Mom was not a pet lover, but Dad was. He must have done some fast talking to get her to agree to a dog. He must have pointed out that having a pet was a character-building experience. He must have promised that he would see to it that the kids took care of the dog, and she wouldn’t have any responsibility for it. I don’t know what else might have gone on between them, but there he was – a little black and white mutt that Dad named Spotty.
One day we were at home playing in the front yard, when Spotty ran out in the road, right in the path of a car. We stood there and watched the whole thing. There was a screech of tires, and some yelping. Poor Spotty didn’t make it.
Soon there was another little black and white pup. He looked uncannily similar to Spotty, and Dad named him Sputty.
We had Sputty for a little while, and then he just disappeared. He must have either run off, or been picked up, or come to some other fate. We just never saw him again.
Time passed, and Dad decided to have one more go at it. He brought home a spindly-legged brown puppy that you could hold in one hand. The poor thing was so tiny he couldn’t even get up the two steps from the back entrance to the kitchen. Dad named him “Dinky.”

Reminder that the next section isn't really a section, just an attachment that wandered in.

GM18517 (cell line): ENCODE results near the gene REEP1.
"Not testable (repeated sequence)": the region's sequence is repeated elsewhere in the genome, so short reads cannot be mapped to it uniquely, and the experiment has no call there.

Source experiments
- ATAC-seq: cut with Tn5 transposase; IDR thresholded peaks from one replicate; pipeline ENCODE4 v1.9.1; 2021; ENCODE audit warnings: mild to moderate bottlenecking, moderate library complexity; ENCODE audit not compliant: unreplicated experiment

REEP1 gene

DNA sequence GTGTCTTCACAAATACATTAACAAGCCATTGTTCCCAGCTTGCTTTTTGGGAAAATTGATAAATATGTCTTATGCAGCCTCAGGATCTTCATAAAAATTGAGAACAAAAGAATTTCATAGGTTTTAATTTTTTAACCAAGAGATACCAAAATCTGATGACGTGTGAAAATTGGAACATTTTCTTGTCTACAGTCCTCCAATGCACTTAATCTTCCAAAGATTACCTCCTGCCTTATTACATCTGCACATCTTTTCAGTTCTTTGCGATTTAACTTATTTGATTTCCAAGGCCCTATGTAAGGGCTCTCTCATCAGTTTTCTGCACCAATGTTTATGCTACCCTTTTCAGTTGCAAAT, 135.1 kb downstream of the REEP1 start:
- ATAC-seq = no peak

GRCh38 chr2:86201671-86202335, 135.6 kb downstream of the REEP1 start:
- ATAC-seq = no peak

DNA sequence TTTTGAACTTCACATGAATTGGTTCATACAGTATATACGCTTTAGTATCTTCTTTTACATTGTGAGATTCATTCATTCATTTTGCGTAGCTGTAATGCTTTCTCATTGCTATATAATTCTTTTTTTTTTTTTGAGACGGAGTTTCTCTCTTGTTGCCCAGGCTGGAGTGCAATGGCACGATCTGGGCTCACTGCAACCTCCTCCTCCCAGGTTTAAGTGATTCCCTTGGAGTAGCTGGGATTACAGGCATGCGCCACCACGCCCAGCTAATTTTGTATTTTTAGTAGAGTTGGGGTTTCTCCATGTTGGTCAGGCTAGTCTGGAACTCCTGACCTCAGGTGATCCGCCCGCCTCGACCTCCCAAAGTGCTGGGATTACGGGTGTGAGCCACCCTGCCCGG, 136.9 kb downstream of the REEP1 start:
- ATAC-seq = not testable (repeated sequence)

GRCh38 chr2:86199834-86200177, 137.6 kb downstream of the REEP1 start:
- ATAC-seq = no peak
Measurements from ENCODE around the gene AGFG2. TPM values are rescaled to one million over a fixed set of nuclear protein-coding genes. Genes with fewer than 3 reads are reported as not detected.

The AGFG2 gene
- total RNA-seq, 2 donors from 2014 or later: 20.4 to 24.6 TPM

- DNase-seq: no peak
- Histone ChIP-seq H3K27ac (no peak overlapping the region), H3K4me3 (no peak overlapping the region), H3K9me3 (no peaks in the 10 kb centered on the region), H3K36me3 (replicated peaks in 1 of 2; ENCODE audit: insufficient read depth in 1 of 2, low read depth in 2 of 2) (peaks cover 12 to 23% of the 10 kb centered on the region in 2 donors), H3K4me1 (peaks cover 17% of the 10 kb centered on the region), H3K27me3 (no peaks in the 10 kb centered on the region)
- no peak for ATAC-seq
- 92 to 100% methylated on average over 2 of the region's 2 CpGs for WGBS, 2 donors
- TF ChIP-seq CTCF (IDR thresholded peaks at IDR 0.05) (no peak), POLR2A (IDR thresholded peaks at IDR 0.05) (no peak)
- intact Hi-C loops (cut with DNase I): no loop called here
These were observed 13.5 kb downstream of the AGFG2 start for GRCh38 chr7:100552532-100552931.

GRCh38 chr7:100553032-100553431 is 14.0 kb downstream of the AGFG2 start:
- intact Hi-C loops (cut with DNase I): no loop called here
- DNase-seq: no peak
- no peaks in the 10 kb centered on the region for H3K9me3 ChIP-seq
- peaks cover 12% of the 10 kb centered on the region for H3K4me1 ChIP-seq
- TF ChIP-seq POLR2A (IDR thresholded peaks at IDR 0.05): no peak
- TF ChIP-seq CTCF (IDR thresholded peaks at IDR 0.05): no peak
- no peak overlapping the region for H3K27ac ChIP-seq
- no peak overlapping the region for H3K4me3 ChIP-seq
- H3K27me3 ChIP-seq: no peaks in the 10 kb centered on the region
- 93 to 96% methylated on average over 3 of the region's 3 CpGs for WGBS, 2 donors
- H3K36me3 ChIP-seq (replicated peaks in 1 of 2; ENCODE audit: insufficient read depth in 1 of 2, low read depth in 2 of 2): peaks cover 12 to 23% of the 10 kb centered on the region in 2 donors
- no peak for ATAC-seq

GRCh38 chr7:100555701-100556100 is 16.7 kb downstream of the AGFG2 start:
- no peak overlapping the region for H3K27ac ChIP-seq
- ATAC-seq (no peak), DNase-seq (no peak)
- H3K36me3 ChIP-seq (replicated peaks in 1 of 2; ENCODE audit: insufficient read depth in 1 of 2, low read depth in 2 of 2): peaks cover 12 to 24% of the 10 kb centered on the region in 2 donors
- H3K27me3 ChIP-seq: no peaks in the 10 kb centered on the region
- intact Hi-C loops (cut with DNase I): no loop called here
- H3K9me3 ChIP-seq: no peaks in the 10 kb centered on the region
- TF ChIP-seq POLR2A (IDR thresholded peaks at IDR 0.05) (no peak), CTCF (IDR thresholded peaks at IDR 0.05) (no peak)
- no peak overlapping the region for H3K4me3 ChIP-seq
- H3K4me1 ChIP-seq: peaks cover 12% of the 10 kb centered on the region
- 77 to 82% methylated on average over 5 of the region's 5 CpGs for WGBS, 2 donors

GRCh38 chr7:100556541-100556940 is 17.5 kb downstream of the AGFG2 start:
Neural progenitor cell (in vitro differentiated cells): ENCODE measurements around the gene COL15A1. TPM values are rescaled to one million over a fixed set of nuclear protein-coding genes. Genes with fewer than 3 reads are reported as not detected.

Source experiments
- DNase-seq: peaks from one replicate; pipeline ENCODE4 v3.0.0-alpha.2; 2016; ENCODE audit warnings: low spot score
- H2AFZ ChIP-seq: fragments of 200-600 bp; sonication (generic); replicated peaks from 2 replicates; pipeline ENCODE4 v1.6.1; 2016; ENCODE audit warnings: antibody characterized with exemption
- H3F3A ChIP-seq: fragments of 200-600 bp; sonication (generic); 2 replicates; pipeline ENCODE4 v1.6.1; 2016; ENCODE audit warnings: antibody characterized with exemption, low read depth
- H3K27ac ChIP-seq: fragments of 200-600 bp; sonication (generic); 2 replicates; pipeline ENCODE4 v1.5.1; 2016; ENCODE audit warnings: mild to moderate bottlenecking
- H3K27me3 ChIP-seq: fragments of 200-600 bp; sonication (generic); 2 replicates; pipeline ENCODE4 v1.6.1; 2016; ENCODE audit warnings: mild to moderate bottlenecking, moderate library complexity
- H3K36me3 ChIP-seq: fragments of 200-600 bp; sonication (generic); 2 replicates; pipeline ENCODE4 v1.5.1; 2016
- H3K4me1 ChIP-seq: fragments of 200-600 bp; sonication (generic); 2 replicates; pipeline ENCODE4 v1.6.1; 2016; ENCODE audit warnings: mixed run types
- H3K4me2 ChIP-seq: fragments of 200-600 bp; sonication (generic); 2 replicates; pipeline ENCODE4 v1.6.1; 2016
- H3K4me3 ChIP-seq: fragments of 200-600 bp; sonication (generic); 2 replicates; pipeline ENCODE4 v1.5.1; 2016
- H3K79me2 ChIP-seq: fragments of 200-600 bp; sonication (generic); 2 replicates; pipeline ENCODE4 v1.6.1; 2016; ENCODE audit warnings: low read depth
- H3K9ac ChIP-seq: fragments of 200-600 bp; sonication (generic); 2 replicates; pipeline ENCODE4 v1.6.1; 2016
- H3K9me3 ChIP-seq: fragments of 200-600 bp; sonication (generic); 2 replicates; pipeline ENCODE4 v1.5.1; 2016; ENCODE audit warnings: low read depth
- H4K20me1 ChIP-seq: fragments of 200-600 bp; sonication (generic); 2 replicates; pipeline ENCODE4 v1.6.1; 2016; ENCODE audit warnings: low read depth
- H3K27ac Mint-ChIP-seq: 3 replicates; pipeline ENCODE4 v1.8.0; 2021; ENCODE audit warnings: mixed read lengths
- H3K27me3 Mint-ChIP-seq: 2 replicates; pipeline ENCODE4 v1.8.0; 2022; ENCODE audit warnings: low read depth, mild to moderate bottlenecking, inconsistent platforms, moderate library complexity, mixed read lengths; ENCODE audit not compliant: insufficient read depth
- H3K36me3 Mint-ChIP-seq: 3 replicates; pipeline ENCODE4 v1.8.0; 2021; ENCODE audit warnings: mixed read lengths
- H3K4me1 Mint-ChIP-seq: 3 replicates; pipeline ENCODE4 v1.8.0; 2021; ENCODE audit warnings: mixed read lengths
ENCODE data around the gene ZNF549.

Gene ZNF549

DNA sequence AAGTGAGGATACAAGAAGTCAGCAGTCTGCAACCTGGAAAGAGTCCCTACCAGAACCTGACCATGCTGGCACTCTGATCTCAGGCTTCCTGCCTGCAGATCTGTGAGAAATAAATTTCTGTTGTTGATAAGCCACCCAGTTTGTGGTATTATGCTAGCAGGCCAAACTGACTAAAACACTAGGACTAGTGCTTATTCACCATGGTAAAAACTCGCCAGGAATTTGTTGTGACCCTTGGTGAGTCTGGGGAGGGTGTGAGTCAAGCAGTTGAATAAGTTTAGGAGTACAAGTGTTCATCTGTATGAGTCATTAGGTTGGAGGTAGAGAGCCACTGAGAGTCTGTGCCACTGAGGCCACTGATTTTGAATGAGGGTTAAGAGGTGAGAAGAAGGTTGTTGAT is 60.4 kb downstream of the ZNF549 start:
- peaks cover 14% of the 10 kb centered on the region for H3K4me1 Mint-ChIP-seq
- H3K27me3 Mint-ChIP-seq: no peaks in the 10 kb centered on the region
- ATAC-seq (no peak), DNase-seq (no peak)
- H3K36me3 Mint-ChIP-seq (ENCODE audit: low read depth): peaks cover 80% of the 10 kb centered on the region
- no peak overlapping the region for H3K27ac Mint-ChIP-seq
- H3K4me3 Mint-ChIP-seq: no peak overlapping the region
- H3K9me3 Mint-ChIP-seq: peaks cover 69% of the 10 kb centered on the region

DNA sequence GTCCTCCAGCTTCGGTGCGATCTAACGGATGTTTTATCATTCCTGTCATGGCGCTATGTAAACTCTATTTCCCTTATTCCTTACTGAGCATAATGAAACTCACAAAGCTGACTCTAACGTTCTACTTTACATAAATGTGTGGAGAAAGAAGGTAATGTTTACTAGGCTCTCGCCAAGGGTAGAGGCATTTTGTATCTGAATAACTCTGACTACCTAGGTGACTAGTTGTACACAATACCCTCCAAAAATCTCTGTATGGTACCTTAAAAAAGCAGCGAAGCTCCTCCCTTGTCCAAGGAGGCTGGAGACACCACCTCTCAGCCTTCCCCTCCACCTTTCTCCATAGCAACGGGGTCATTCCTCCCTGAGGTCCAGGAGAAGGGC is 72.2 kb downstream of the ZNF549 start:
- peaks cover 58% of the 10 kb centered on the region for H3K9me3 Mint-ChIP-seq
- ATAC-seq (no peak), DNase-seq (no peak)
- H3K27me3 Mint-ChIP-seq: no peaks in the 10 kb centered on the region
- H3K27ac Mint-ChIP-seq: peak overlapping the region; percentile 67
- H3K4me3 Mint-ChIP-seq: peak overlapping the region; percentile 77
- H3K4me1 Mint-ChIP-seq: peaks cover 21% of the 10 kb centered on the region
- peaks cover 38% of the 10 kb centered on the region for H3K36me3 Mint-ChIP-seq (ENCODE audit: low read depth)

As the weeks went on, Dinky grew and grew, and grew some more. I suspect Mom put her foot down, so Dad asked another family who went to our church and lived on a farm if they would take Dinky. They agreed. Dinky left our lives, and I didn’t think any more about him.
Three or four years later my brother Mark and I had entered our teen years. I was an introvert, but he was a real social guy, and he suggested that we go down the road and visit our friend Cheryl. Away we went. When we got to her house, Mark knocked on the door. We heard a heavy thumpity-thump, thumpity-thump, and vicious growling and snarling on the other side of the door. Then we heard Cheryl’s voice shouting, “Down, Dinky, down!!”
Dinky had grown up. Turns out he was mostly Doberman.
© 2022 Cherie Harbridge Williams